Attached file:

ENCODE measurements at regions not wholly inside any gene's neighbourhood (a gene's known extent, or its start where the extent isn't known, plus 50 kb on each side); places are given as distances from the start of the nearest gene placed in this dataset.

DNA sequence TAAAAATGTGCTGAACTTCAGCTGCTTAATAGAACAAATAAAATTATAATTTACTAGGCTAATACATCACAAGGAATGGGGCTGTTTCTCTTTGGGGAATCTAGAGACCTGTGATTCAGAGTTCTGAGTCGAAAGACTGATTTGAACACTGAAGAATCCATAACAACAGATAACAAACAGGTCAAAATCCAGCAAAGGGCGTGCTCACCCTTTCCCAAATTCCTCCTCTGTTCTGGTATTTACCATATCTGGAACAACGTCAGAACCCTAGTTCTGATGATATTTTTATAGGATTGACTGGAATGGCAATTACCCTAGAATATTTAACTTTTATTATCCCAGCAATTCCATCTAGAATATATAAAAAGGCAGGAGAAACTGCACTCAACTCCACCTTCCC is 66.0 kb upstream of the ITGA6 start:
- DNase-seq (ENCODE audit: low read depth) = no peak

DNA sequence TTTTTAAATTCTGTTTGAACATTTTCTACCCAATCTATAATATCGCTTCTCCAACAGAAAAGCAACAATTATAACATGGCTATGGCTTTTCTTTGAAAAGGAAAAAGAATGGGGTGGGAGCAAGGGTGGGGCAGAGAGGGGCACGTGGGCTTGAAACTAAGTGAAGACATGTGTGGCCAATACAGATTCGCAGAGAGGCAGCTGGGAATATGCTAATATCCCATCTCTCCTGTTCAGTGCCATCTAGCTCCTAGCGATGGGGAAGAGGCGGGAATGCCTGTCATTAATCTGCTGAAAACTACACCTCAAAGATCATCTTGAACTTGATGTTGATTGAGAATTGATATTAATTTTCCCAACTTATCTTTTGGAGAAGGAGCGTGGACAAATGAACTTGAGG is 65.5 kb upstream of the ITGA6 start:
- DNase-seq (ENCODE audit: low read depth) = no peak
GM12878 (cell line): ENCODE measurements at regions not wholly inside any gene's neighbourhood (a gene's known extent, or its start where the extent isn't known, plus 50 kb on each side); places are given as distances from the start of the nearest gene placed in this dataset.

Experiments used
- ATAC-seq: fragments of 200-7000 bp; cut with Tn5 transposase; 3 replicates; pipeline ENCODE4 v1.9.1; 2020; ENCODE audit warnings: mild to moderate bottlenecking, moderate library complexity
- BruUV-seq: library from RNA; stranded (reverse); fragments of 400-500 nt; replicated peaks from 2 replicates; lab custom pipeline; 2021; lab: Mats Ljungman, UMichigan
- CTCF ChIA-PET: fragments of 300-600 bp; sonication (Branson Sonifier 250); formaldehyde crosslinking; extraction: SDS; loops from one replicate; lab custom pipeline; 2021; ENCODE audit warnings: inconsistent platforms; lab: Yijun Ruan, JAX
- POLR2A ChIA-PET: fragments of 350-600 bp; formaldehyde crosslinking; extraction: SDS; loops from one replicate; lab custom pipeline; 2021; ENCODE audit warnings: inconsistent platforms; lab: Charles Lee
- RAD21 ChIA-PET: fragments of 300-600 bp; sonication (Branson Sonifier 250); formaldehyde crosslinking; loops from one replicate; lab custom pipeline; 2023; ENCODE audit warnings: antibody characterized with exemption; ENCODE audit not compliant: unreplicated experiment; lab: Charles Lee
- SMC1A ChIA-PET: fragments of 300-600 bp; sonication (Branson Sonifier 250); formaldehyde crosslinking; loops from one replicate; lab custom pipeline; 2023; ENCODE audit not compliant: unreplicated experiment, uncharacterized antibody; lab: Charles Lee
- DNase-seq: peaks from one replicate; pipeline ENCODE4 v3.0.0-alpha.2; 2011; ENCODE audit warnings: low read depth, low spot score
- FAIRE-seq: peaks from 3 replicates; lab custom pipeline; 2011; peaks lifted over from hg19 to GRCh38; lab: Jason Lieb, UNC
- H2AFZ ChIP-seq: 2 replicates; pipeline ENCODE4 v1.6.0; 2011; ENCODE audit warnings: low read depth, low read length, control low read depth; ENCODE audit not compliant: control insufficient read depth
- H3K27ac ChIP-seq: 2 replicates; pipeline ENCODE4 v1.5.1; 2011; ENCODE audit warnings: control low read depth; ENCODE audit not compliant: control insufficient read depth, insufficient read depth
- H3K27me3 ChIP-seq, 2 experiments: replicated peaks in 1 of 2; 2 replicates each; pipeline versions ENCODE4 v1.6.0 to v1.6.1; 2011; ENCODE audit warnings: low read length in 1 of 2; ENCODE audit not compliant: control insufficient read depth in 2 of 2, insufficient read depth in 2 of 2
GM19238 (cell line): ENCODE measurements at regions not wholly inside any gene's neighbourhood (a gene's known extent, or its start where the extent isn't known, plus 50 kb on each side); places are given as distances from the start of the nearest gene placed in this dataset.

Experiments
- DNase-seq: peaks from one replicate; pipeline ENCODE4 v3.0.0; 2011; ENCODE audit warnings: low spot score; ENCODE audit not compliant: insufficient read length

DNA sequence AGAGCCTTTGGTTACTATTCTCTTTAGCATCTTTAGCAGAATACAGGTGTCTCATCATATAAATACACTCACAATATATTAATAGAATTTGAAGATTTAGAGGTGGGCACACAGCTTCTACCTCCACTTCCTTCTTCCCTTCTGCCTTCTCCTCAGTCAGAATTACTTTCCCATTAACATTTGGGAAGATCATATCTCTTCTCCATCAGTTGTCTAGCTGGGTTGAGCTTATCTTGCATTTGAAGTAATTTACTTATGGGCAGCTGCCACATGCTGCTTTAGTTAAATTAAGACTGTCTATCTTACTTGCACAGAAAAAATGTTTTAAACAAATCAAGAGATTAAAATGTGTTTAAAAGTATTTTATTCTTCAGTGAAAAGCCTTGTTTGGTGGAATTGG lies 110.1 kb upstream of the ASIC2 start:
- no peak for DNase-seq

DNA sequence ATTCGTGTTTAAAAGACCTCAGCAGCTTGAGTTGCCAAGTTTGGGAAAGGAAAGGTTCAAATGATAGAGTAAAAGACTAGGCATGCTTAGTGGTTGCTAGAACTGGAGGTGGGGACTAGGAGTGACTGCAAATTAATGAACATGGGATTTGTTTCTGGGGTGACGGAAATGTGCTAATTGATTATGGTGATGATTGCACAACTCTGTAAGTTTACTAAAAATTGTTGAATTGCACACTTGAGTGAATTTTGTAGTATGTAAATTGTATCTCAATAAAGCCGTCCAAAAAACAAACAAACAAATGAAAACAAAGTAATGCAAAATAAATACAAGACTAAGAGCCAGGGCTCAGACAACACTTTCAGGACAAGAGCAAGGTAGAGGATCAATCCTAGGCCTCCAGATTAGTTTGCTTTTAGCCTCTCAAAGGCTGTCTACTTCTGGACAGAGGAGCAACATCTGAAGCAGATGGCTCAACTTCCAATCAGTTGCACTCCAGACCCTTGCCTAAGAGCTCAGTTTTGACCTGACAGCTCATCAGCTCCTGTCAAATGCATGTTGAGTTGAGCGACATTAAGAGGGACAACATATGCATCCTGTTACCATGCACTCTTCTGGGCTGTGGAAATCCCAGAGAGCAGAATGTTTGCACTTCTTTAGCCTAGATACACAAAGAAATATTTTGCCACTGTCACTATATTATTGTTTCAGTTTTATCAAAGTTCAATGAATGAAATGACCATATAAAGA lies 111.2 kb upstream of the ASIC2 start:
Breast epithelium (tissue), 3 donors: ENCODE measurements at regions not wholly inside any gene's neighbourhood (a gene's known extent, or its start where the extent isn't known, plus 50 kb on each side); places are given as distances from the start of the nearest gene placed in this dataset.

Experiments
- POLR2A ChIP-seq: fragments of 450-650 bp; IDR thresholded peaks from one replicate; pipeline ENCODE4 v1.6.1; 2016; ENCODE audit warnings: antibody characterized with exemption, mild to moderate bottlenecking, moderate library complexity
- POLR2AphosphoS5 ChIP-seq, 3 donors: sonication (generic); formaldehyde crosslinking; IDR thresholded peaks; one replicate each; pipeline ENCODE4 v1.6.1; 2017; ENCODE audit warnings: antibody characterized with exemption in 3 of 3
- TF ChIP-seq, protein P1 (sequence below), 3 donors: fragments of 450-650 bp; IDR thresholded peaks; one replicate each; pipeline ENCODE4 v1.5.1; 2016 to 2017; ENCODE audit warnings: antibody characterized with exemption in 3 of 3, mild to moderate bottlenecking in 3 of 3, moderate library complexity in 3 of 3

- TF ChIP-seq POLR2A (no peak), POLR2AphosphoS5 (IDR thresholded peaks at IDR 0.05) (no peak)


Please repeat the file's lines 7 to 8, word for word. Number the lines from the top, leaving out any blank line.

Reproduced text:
Experiments used
- ATAC-seq: fragments of 200-7000 bp; cut with Tn5 transposase; 3 replicates; pipeline ENCODE4 v1.9.1; 2020; ENCODE audit warnings: mild to moderate bottlenecking, moderate library complexity